It’s surprising that it took this long, but Chicago’s long-standing tradition of public corruption has finally emerged in John McCain’s campaign against Barack Obama.
McCain on Monday unveiled a 30-second TV spot that attempts to link Obama with various players in the city’s enduring history of political sleaziness. The ad begins with a narrator, in a grave voice, announcing that Obama “was born of the corrupt Chicago political machine.” It quickly flashes to a clip of Obama defending his personal toughness by saying that he comes from Chicago.
The ad then weaves in headshots of several top Chicago politicians linked to local pay-to-play politics. The former Obama fundraiser Antoin “Tony” Rezko, convicted of federal corruption charges unrelated to Obama, is there. So is Bill Daley, the mayor’s brother, a Democratic power broker and an adviser to Obama; Governor Rod Blagojevich, whose administration has served as a treasure-trove for U.S. attorney Patrick Fitzgerald’s investigators; and Illinois senate president Emil Jones Jr., who, according to the ad, has been Obama’s “political godfather” and is under an “ethical cloud.”
I’m not sure how effective the commercial will be in a national race, but like many political attack ads, it takes a nugget of reality and exaggerates it for full negative effect. Its theme is guilt by association—if Obama was born and raised among a den of thieves, by golly, he is a thief, too.
The problem is, Obama was not “born” in Chicago, although his political career was birthed here. Obama is a native of Hawaii, where he was raised outside of politics by a woman who was an honest and caring soul, almost to a fault. When he arrived in Chicago as an adult, Obama bobbed and weaved his way through the city’s corrupt system without being too overly tainted by this culture. He never immersed himself in the corrupt machine, although, despite his early reputation as a reformer and all his good-government instincts, it’s also true that he never made a serious attempt to dismantle the apparatus, either.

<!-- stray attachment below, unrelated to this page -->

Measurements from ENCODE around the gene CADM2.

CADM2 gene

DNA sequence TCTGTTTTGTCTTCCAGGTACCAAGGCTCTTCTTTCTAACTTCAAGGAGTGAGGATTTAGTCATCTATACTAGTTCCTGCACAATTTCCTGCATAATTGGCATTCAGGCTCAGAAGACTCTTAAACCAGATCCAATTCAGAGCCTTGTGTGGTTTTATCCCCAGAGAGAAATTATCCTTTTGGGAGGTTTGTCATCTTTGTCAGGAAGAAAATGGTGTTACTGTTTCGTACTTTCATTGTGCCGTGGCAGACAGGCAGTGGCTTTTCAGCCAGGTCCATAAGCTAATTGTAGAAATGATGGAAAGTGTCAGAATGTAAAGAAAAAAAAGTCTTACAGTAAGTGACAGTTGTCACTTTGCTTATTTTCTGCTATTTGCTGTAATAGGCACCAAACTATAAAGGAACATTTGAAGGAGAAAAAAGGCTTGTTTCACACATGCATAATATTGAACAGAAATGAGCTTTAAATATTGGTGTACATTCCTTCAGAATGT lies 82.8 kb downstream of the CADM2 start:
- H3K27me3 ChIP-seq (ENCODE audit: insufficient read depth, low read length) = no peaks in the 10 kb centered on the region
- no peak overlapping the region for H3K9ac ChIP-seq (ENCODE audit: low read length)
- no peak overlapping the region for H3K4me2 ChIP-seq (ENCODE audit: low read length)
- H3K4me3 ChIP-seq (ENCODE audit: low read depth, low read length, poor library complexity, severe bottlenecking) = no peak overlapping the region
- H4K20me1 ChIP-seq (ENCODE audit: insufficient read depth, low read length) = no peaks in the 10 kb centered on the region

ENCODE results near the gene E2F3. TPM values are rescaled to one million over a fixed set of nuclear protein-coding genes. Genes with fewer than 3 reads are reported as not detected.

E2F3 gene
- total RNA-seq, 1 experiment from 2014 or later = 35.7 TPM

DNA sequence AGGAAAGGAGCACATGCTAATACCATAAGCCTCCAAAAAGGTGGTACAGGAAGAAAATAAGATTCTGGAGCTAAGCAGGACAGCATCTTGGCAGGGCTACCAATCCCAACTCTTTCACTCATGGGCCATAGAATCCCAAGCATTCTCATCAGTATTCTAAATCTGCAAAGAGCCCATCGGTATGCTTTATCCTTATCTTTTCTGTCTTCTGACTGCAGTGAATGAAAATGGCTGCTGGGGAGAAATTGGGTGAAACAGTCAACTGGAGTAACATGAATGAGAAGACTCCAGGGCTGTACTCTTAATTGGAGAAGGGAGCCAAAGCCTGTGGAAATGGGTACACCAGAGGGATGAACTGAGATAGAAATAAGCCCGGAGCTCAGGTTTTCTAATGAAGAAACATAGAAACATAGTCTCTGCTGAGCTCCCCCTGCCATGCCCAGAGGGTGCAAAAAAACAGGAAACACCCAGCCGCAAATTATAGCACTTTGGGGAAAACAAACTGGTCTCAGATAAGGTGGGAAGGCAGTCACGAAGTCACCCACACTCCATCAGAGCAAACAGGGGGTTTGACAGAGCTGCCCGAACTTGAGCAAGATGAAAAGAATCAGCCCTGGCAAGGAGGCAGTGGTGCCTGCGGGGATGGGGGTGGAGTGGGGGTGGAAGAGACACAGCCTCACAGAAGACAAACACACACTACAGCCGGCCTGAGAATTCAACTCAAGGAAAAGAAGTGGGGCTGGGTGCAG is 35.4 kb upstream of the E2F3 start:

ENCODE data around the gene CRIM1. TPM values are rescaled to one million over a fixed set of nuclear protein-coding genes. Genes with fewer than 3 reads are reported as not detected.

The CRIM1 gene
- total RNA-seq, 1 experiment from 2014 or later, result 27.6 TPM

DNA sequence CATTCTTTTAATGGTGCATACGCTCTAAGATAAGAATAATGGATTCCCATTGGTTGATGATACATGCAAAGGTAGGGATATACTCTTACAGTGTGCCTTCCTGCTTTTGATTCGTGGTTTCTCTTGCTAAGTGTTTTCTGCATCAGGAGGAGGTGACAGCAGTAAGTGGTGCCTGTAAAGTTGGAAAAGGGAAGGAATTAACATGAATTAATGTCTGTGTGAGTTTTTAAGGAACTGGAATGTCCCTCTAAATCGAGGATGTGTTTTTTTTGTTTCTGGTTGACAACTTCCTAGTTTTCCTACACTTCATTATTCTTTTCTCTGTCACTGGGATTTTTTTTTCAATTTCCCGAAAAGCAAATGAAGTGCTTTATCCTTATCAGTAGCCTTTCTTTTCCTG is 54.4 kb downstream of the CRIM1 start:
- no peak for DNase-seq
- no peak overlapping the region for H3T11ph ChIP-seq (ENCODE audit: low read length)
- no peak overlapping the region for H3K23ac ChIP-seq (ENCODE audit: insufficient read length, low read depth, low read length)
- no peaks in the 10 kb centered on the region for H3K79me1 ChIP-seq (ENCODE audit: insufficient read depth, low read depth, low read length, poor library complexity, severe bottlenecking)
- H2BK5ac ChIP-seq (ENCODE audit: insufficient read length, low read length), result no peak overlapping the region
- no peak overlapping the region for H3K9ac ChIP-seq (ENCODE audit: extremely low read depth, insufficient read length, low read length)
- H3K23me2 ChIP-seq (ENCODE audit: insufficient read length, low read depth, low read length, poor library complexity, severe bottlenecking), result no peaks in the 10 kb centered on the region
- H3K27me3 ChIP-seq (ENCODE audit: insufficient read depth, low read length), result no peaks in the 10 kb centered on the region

Obama’s worst ethical sin remains his close relationship with Rezko, whose campaign fundraising at the commencement of Obama’s run for the U.S. Senate allowed Obama to open a campaign office and hire a couple of staff members. Without that help from Rezko, Obama might not have been able to pose as a serious Senate candidate for a few months before fully becoming a serious candidate, which means he might never have risen to be the presidential contender he is today. Then, of course, there was the infamous Hyde Park house deal with Rezko’s wife, which Obama has conceded was “boneheaded.”
What’s also true, however, is that through most of Obama’s political career in Chicago he operated on the fringes of the political machine and never fully immersed himself in the belly of its operations. Obama’s message of inclusion, his attention to the plight of the less fortunate, and his personal sense of morality—these aspects of Obama’s character made him a favorite among reformers such as the former federal judge Abner Mikva and Cook County commissioner Forrest Claypool.
Even though he was a state legislator from the city, Obama made sure to maintain a safe distance from Mayor Richard M. Daley and his cronies. When Obama’s wife, Michelle, told her husband that she was considering working in city hall, Obama waved yellow caution flags because he worried that Michelle was too straightforward and straight-talking for the backroom dealing of the Daley administration.
I don’t mean to dismiss Obama as fully clean in Chicago’s dirty pool of pols. His wooing of Jones as his major political benefactor in the state senate shows that Obama was willing to consort with—and use—powerful Chicago chieftains for his own political advancement. And when Obama became a presidential candidate and needed the financial and political support of the Chicago Machine, he prominently stepped forward and endorsed Mayor Daley and Cook County board president Todd Stroger. The Stroger endorsement even came at the expense of Claypool, Obama’s reform-minded friend, who remains a close adviser.
In my first extended interview with Obama in December 2003, I asked him to define his relationship with the mayor. Obama winced and paused before finally responding, “Cordial, not close.” Since then, Obama has grown far chummier with Daley, but nothing more accurately sums up the ties between Obama and the vaunted Chicago Machine than his own words way back then: “Cordial, not close.”